In August two other bank robbers were arrested in Quincy. The men, Horton and McCarmish were traced to Quincy through a laundry mark on a coat left behind. They were found at their jobs at Weis Paper Mills and arrested. Neither had ever been in trouble before. After initially pleading not-guilty, they told a story of botched robbery. They took a train to Brookfield, Missouri and to size up a bank. They spent the night in La Clede, Missouri, and the next day used a gun to force a man driving an auto to take them to Brookfield. When they were within a mile of town they drove him into a wooded thicket where they were going to tie him up and take his car. The hostage pleaded that he would die undiscovered in those woods and would drive for them for $100. The two would-be robbers agreed and the three drove to within a block of the bank. The robbers got out. The car and driver disappeared, and a posse chased the two thieves for miles in the rain before they hopped a train and escaped.
The third time an arrest was made for the Broadway Bank robbery it was Earl Hull, a fireman at the Weis paper mill, whose father was Chief Engineer for the mill. Hull had recently married, but he confessed to loaning a gun to the Brookfield Robbery suspects which they lost in that caper. Hull had also been arrested once before for breaking into a number of hunting camps to steal guns and pistols. He was stopped at Hannibal with a boat full of stolen firearms. Since it was his first offense he was allowed parole.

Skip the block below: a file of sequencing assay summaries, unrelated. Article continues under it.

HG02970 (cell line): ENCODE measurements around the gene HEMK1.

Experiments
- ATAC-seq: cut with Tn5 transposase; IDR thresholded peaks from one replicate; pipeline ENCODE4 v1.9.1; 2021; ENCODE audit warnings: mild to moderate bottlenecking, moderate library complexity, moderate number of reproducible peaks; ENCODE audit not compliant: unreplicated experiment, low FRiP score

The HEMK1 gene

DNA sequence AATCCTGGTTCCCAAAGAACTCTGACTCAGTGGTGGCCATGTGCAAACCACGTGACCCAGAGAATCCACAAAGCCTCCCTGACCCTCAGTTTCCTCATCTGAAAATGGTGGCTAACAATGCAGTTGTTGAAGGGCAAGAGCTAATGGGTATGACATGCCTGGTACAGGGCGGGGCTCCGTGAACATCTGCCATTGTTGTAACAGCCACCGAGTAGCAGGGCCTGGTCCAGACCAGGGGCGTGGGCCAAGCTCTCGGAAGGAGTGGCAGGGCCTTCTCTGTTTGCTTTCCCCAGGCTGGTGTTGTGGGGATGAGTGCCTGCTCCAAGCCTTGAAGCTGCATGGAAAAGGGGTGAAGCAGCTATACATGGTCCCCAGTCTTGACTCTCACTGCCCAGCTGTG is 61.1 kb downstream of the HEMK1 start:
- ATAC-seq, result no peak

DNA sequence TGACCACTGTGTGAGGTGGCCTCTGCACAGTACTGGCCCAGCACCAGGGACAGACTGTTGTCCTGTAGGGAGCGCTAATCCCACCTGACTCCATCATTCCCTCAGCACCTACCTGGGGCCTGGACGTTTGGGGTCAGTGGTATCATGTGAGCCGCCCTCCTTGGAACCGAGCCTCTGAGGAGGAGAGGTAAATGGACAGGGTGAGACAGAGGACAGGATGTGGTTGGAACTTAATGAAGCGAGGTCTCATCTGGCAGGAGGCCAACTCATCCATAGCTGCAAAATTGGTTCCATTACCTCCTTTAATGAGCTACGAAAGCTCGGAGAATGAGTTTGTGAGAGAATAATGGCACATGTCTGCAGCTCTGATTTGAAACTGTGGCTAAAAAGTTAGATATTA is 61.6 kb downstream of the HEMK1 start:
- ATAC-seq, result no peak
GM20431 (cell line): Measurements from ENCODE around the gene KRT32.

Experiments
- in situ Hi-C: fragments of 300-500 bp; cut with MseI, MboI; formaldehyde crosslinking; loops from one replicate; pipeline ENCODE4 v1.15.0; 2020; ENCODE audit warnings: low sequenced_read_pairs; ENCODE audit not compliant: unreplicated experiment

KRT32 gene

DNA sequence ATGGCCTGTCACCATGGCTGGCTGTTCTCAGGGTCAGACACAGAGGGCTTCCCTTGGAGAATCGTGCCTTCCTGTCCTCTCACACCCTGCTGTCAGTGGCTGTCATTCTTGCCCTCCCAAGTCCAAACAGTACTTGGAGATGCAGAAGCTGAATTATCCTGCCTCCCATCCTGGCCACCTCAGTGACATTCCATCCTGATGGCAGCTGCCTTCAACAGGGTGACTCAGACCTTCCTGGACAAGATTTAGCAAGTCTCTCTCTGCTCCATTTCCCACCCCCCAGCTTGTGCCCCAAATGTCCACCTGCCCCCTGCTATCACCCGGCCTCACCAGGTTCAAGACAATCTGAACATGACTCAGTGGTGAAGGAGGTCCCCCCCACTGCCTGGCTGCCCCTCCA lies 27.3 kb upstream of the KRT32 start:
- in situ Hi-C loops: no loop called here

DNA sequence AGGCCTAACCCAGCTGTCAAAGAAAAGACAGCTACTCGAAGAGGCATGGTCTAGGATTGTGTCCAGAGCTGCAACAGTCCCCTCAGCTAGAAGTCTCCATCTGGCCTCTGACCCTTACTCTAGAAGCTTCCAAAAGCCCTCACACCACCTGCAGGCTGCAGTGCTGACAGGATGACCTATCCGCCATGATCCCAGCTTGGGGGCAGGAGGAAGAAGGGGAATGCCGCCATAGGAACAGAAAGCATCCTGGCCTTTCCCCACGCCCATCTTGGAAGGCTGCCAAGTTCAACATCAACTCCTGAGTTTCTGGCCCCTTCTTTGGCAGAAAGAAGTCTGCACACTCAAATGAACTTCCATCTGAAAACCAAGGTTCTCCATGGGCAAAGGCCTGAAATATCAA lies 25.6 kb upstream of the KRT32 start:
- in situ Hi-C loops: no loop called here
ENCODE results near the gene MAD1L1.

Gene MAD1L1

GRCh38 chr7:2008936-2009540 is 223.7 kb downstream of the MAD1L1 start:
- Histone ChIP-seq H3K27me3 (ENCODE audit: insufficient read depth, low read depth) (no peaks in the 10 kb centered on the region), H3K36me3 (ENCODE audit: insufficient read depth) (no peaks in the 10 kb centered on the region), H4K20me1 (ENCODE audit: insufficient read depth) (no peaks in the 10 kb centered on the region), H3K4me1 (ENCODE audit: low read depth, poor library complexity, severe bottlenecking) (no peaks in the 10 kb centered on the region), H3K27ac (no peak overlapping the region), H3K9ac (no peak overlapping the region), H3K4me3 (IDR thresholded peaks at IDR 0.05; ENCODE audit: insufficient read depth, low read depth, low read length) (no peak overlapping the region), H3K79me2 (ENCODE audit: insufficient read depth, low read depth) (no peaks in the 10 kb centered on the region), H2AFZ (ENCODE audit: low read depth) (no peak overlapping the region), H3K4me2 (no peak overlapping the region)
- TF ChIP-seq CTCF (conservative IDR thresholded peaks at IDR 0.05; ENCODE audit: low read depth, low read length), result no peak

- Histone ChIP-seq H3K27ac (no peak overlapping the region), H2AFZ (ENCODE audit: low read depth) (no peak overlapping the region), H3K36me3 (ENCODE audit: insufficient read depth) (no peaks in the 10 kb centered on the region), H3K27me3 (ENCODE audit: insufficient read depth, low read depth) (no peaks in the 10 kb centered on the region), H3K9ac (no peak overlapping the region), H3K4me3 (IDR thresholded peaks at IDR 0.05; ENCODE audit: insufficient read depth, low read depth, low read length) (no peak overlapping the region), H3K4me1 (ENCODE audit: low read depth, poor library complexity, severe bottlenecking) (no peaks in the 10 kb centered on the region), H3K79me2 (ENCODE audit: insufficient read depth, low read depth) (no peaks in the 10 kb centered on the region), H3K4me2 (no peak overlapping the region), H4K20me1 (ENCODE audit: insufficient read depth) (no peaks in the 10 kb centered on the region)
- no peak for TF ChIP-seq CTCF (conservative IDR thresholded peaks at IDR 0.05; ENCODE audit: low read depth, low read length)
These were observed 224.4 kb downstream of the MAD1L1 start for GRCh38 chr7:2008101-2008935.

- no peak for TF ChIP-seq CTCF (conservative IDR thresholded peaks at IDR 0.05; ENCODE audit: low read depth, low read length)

Chief Koch went to Missouri to interview the other would-be robbers in an attempt to find the gun and tie it to Hull and the Broadway Bank Robbery. He returned empty handed.
The case came to trial in February of 1916. The robbery was recounted in detail, with Leo Middendorf saying he believed he had hit the robber because the bullet he shot was not recovered. Other witnesses contradicted each other, and tripped over their stories or couldn’t tell the same tale twice.
The final defense offering was the body of the defendant as evidence that he had not been struck by a bullet. Judge Akers stopped the young man from stripping in the witness box, but took the jury and attorneys into the Jury Room where Hull proved lacking in bullet wounds. He was acquitted.
“Accidents on East Broadway,” Quincy Daily Journal, October 22, 1909.
“Another Man Suspected of Bank Robbery,” Quincy Daily Journal, February 4, 1916.
“Assault Warrant Out Against Hull,” Quincy Daily Journal, August 30, 1915.
“At Revolver Point the Broadway Bank is Robbed of $450,” Quincy Daily Herald, July 6, 1915.
“Bank Hold-up Suspects Taken to Jerseyville,” Quincy Daily Journal, July 7, 1915.
“Barnes Story Blow to State,” Quincy Daily Whig, February 4, 1916.
“Broadway Bank is Prosperous,” Quincy Daily Herald, March 14, 1914.
“Can’t Show Hull Spent Much Money,” Quincy Daily Journal, February 5, 1916.
“City in a Nutshell,” Quincy Daily Herald, March 19, 1910.
“Contract Let for New Bank,” Quincy Daily Journal, September 8, 1909.
“Earl Hull Free of Grave Charge,” Quincy Daily Herald, February 7, 1916.
“Earl Hull Held for Robbery,” Quincy Daily Whig, August 28, 1915.
“Hull Trial Begins Today,” Quincy Daily Journal, February 02, 1916.
“Middendorf’s Bullet Didn’t Strike Hull,” Quincy Daily Journal, February 5, 1916.
“New Bank Opens Soon,” Quincy Daily Journal, November 30, 1909.
“Opening of the Broadway Bank,” Quincy Daily Journal, February 24, 1910.
“Robbers Taken to Brookfield to Stand Trial,” Quincy Daily Journal, August 26, 1915.
“Searching for Hull’s Revolver,” Quincy Daily Herald, August 31, 1915.
“Take Testimony in Hull Case,” Quincy Daily Whig, February 3, 1015.
“Three Suspects Held by Police,” Quincy Daily Whig, July 6, 1915.
“Will Try to Show Case is Police Frame-Up,” Quincy Daily Journal, February 3, 1916.
“Work Begun on Bank Building,” Quincy Daily Journal, July 22, 1909.
“Work on New Bank,” Quincy Daily Herald, July 23, 1909.